Thursday, July 14, 2011

Why blog? The benefits of blogging

As a research student getting ready to go into PhD studies, I have decided to use the online writing tools of  blogging to allow for personal development as a writer. What I love about blogging is the opportunity to keep track of my thoughts and notes with keyword searching. I also love the opportunity for the public to give feedback and comment on my thoughts and ideas.

Blogging helps to preserve a record of my intellectual development on a subject in a format that can be easily retrievable. In the past, I kept written notebooks and even note cards, that I had to flip through all the pages to locate a specific record of what I had written. Blogs however allow me to locate specific information through keyword searching making retrieval of written ideas faster than skimming the pages of a notebook or indexed note cards.

Audience feedback helps me to know what gaps I have left in my writing and what I need to do further research on. Peer review has taken on a special meaning to me as a published writer (of scholarly papers). Many eyes are needed to see common spelling mistakes, or to discover unclear and ambiguously constructed sentences, ideas or concepts. As a writer, you know what you are thinking and what you mean to say, and you believe that what you are saying is clear and very convincing. However, that does not mean that your audience will get the same message and understand it clearly as you do. Just the other day I posted a note and someone was able to point out another item of interest that could be included to make my argument/communicated ideas stronger or more persuasive. Even now, I have an article that I wrote being critiqued by the editorial team, which has helped me to sharpen my communication for reaching my intended audience.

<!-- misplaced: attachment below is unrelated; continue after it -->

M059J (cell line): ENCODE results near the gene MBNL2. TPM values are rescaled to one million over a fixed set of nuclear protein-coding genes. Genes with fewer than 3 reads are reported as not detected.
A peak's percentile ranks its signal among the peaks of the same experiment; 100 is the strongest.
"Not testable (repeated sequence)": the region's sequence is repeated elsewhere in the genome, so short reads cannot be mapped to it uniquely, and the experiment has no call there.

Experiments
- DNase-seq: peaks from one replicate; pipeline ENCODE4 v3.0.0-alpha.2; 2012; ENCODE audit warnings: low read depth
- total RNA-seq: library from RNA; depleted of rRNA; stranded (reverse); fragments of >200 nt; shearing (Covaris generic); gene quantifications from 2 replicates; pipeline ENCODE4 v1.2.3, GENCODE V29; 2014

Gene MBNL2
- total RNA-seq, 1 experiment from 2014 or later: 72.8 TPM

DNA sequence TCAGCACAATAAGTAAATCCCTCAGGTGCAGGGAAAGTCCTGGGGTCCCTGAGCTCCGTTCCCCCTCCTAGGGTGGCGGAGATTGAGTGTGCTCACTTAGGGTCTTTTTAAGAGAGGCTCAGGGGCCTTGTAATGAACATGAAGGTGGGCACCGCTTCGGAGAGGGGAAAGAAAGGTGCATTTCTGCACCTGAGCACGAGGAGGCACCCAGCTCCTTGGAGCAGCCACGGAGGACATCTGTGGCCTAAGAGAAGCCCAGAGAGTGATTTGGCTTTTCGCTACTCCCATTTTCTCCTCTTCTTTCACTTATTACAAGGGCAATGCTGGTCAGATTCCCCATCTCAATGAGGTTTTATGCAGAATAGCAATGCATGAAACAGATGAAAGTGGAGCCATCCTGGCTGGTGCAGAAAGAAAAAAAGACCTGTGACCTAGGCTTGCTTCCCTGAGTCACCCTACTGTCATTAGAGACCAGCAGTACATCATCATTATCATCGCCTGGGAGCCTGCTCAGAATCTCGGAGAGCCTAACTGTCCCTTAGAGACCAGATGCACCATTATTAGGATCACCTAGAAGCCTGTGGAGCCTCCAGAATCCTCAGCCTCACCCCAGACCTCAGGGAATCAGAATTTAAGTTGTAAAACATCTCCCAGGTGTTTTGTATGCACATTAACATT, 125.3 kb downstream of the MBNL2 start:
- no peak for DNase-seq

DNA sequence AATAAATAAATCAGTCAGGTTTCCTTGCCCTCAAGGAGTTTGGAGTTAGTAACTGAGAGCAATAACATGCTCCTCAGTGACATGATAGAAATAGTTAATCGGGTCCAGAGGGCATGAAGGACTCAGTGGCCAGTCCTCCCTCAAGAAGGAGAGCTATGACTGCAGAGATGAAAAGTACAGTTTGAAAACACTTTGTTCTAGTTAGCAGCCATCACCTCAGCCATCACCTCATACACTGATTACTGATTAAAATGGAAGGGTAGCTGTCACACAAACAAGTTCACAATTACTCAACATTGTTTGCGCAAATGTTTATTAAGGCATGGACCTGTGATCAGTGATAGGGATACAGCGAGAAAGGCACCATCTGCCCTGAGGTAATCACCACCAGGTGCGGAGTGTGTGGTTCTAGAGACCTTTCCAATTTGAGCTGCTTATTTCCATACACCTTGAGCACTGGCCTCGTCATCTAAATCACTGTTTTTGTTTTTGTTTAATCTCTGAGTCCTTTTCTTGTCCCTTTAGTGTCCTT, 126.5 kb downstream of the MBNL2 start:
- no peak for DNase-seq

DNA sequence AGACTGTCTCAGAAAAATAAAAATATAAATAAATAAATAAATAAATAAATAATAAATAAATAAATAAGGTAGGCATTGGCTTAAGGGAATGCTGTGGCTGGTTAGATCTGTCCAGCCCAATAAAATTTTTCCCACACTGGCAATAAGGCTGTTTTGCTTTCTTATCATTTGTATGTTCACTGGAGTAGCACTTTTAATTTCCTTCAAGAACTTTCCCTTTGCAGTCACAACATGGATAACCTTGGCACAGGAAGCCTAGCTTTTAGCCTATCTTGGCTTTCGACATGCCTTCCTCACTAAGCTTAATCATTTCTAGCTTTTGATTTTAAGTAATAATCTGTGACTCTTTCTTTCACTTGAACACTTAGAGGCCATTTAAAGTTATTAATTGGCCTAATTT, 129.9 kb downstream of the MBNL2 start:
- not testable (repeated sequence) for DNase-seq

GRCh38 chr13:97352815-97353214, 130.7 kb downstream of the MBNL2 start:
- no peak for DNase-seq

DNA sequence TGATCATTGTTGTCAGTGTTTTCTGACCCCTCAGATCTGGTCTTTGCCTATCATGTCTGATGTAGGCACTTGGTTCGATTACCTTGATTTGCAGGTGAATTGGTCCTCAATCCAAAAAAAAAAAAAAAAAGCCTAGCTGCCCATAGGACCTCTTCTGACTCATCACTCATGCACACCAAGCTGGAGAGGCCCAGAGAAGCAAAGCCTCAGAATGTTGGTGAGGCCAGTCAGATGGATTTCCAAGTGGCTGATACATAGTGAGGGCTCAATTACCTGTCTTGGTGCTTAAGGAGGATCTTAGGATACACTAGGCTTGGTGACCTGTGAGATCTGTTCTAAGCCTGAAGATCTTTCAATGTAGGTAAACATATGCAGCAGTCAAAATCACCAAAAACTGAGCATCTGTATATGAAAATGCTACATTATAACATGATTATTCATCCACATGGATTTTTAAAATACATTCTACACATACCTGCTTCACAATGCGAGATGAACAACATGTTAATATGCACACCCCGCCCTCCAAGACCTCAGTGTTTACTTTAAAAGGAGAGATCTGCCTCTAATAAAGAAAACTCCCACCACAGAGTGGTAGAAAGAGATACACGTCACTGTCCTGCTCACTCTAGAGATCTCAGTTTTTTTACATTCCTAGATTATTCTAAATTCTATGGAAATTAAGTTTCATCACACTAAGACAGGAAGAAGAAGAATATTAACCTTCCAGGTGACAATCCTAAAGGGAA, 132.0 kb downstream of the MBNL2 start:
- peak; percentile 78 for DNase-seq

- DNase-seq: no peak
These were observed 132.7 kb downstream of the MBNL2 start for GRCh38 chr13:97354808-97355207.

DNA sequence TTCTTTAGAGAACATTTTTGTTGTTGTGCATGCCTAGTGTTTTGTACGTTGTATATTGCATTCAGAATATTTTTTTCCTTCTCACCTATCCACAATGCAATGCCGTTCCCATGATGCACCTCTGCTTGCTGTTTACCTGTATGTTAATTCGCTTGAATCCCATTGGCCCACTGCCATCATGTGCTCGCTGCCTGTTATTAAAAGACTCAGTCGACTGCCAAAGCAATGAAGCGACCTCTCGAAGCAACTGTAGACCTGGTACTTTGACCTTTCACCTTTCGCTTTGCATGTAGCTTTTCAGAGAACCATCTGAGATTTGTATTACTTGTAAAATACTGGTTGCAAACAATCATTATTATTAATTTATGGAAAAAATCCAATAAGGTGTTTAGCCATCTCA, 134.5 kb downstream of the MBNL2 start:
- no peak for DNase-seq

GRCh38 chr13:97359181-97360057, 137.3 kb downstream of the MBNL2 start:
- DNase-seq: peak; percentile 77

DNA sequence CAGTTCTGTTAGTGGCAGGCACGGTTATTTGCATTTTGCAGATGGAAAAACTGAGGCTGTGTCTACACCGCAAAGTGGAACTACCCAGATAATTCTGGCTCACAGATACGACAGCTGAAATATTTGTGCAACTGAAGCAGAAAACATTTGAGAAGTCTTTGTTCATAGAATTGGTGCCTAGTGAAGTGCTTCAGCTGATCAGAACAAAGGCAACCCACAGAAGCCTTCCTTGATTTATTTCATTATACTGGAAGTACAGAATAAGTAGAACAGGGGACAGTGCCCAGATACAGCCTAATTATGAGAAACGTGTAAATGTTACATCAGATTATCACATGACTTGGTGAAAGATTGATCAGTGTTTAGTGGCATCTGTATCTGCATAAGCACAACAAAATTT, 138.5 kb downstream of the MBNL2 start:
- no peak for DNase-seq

Apart from these reasons professional blogging can have an impact on your career dreams and hopes.

What is the impact of blogging professionally?

It can definitely lead to you getting a job:
Meredith Farkas:

"I can't say this 100 percent, but I believe that it helped me get a job. There are more new librarians than there are library jobs out there, and I didn't have a lot of experience, so what did they have to go on?… With a blog, they can see that she's passionate about the profession. She's tech-savvy. She has thoughts in her head. It made me a known entity." (qtd. in Kenney and Stephens)

It can also lead to you getting speaking and training engagements and to publishing opportunities
Laura Smart: "Professionally, it's been really great. It has led to a lot of speaking engagements and training and publishing opportunities". (qtd. in Kenney and Stephens)

Further, Asgedom recommends that in order to launch a career in the writing/speaking business, one needs to begin by blogging, rather than by writing a book.

Works Cited:

Asgedom, Mawi. "How to Start a Writing/Speaking Business"  Mawi Develop Greatness. July 13, 2011. Web. 14 July 2011. <>.

Kenney, Brian and Michael Stephens. "LJ Round Table: Talkin' Blogs: Library Bloggers Discuss the Impact of their Work."  Library Journal. 1 Oct. 2005. Web. 14 July 2011. <>.

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